He revealed the oversized monstrosity during November. 5 show in Huntsville, Ala., and used it for set opener “Got Me Under Pressure.” While many fans simply laughed at the ridiculous-looking curio, others noted the similarities between Francis’ 17-string bass and the custom 18-string Ormsby guitar owned by YouTuber and musician Jared Dines.
Dines recently addressed the similarities on Instagram, post a picture by Francis with the caption, “I can’t deal with this…when ZZ Top uses a ripoff version of my 18 string guitar from a website. It even has ‘JD’ on the 12th fret LOL.”
Francis, who replaced Dusty Hill after him died in July 2021, then addressed the “controversy” in his own Instagram post. “Well… I thought I’d use this bass once or twice for no other reason than fun,” he wrote. “It’s such a strikingly absurd instrument. We’d all laugh and then move on to something else. However, it’s gotten too much attention not to talk about the guy who actually came up with the idea: Jared Dines.
“The bass I’m playing is a Chinese-made POS. It’s a middle copy of something he’s playing and he’s probably totally mad,” Francis added. “I don’t know if he designed it, but the cat is a great musician and watches me play simple bass lines that I could play with one string, while he’s made up music to make use of the damn thing. Dude has moved out over the 17 string and I would suggest you check him out just to see what he does with it.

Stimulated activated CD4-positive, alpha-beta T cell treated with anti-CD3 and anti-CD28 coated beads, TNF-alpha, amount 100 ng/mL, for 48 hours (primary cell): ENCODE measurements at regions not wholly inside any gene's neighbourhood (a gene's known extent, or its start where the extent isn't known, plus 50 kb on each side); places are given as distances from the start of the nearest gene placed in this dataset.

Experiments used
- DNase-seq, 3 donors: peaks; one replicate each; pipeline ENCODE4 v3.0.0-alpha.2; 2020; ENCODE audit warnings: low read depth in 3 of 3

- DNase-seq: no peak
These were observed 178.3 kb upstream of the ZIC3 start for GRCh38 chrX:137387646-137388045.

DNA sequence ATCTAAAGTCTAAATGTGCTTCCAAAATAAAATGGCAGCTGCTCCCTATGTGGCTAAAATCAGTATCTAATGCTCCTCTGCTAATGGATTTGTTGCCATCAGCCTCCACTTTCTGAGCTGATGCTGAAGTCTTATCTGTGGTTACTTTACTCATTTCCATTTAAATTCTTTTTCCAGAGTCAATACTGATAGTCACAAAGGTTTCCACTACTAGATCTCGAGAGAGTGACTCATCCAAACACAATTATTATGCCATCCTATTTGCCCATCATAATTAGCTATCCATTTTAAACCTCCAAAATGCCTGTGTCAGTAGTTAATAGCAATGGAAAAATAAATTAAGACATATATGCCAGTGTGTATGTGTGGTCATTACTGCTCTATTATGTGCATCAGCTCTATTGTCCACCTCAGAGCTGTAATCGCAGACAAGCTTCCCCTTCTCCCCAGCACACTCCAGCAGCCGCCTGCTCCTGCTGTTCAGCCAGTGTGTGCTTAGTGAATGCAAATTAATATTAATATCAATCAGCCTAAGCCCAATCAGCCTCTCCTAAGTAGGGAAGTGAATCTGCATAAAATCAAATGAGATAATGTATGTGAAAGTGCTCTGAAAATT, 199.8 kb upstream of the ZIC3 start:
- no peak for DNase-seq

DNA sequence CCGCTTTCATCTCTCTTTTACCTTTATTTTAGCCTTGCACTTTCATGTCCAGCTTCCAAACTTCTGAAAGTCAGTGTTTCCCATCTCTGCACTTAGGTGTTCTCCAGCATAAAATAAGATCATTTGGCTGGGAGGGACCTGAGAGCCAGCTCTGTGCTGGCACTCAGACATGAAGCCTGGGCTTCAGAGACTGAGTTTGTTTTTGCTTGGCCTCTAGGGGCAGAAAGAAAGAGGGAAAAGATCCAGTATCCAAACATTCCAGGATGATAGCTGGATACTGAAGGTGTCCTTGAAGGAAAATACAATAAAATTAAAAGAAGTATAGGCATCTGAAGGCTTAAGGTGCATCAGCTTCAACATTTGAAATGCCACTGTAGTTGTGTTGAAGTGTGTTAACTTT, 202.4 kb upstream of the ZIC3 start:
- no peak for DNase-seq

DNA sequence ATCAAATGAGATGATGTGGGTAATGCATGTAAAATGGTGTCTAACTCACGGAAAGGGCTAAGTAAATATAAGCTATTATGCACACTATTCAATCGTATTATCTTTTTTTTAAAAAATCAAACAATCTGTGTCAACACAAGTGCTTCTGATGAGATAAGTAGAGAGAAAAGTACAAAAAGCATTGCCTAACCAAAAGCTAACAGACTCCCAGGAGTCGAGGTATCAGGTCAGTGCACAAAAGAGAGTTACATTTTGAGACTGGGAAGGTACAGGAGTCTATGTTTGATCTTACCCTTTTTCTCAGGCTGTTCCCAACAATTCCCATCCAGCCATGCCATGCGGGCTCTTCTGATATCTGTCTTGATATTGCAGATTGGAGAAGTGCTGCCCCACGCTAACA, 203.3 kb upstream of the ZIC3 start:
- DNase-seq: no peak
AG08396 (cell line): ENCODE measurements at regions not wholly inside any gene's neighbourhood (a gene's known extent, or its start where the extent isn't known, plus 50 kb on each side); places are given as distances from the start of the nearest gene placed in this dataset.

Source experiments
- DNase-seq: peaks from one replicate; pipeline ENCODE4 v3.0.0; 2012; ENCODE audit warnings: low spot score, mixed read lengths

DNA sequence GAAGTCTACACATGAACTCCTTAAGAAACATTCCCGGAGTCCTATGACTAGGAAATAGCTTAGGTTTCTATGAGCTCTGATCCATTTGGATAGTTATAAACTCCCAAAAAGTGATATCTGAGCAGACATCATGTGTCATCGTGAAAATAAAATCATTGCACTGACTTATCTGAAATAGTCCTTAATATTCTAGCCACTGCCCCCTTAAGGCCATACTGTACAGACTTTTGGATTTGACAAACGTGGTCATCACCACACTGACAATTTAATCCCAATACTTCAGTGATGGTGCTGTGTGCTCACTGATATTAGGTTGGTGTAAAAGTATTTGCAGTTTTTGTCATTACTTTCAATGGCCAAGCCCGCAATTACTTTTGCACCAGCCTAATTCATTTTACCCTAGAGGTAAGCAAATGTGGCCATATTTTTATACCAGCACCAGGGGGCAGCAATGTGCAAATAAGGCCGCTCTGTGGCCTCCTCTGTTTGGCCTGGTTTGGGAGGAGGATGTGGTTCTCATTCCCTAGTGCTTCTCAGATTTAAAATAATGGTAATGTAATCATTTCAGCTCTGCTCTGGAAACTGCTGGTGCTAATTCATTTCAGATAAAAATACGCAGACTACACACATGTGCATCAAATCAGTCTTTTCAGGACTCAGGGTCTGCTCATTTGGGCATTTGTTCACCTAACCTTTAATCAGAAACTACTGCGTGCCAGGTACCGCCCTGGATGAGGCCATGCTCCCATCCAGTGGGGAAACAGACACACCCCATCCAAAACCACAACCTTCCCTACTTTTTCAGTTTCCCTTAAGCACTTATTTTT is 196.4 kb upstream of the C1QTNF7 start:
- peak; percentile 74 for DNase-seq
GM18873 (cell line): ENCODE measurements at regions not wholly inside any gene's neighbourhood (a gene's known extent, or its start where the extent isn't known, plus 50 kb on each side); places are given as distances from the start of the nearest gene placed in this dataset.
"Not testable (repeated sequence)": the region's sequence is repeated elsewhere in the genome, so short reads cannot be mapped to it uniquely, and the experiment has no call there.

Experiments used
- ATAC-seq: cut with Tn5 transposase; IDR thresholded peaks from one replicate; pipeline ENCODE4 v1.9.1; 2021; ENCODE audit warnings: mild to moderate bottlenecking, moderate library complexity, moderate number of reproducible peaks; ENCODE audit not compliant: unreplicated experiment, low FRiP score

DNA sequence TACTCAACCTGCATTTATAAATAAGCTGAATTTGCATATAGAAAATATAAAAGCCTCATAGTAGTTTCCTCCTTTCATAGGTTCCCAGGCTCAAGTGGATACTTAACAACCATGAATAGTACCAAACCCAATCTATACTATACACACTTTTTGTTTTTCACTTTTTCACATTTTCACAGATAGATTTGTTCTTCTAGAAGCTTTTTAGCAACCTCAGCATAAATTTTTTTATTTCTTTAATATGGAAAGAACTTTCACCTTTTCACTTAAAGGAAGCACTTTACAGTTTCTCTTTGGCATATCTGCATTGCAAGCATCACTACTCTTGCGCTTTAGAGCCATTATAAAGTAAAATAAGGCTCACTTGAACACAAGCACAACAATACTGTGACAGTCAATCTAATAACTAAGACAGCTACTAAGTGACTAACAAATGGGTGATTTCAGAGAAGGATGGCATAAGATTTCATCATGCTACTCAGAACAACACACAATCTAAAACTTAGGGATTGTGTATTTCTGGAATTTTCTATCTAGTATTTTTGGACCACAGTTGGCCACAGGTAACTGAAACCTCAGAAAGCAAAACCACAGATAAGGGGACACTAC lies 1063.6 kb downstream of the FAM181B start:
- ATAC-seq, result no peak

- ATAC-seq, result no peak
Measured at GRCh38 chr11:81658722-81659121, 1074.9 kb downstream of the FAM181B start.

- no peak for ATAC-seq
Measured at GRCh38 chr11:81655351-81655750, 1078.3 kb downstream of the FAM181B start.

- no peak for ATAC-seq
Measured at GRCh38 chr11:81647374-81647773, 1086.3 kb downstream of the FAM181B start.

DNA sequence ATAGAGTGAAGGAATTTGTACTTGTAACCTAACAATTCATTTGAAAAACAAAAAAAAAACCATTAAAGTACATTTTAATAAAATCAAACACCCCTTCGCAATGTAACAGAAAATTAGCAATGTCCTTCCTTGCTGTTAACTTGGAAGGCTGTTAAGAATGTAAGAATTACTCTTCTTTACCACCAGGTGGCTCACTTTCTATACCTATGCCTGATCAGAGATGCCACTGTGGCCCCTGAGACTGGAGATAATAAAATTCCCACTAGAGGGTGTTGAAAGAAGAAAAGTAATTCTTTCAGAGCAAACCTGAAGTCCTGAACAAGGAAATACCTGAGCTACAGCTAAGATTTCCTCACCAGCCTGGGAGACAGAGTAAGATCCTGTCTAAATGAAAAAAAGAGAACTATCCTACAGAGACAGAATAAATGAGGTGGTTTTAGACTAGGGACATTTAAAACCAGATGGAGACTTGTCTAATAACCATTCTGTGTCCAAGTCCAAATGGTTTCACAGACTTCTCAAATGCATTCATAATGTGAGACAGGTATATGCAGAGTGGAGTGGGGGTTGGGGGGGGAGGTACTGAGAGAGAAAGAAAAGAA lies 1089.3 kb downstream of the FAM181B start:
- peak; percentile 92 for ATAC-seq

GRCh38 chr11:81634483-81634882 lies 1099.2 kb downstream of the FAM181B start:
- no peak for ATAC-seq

“I just hope he has a sense of humor,” Francis concluded.
Fortunately, Dines seems to have a sense of humor. “Not mad at all!” he commented on Francis’ post. “At first I thought the picture of you playing it was photoshopped. I love that it’s real! Guitars get changed and remade all the time, I’m glad you had fun with it.”
Francis in turn replied, “Dude, I can’t believe you’re playing this stuff! We thought it was a joke, but then found out about you and watched some videos. Bravo damn! The joke’s on me because I have to to play that bootleg piece of shit.”
Check out Jared Dines’ custom 18-string Ormsby guitar
Francis explained the origin of his new instrument to UCR last week: “I searched night on the Internet [and] showed a picture of this crazy 17-string bass,” he said. “I sent another picture Billy [Gibbons]and we laughed about it and made some jokes about actually trying to use it.
“A couple of weeks later, after I had forgotten about it, Billy showed up [the 17-string bass],” Francis continued, calling the situation “one of those ‘hold my beer’ moments.”
Check out Elwood Francis’ 17-string ‘Bootleg Piece of S–t’ Bass
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